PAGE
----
list of achievements includes participating in the
development of the Directory of Services for the
Department of Senior Enrichment. This project
was a culmination of her work in assisting
senior citizens in seeking housing, employment,
health care, recreation, nutrition, Medicare,
Social Security, food stamps, and individual and
group counseling services. Every year, Ms.
Rudolph takes part in a special gerontology
seminar held at Hofstra University, which is
open to the general public.
SCHOOL DISTRICT DONATES MACS TO MOXEYRIGBY
How many youngsters does it take to demon-strate
the recently installed computers at the
Moxey Rigby community room? At least a dozen or.
more on the day local officials visited the Freeport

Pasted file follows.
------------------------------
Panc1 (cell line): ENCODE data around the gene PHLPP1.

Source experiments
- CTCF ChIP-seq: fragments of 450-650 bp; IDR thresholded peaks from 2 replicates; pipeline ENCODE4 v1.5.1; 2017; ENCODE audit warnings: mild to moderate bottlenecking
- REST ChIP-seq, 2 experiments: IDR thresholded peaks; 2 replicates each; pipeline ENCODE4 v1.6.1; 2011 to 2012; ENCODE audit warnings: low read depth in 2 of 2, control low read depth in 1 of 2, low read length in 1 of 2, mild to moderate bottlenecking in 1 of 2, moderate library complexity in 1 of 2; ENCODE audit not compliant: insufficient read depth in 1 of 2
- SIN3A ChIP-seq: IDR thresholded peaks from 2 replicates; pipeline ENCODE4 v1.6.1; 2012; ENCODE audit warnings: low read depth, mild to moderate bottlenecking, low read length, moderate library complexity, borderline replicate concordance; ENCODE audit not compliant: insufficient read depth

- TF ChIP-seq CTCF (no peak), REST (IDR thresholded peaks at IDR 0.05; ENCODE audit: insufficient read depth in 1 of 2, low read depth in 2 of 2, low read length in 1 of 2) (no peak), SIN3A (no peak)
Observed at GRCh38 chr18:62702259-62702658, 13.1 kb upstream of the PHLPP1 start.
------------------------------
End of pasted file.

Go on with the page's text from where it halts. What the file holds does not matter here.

housing complex. The computers .were donated by
the Freeport School District last year following discus-sions
among Mayor Bill Glacken, Freeport Housing
Authority Executive Director Ed Lancaster, Ed Monroe,
the previous Chairman of the Housing Authority's
Board of Directors and School District Superintendent,
Josephine Moffett. Along with the computers, the
School District provides an instructor, Caron Mason, to
train youngsters, teens and adults on the ten
Macintosh computers four days a week.
Pictured in the photo, sitting: Mayor Bill Glacken and School Board Trustee
Ron Ellerbe. Standing: computer instructor Caron Mason, Housing Authority
Executive Director Ed Lancaster, School Board Vice President Al Renken,
and School District Superintendent Josephine Moffett.
Pictured in front of the truck are:-Lt. Richard Laudman, Lt. Joe Koestner, Chief Paul Russer, Chief Arthur Burdette, Captain Brian Bonora,
Mayor Bill Glacken, Trustee Don Miller, Trustee Bill White, Jr., Ex-Chief Don Rowan, Ex-Chief Richard Holdener, Emergency Management Coordinator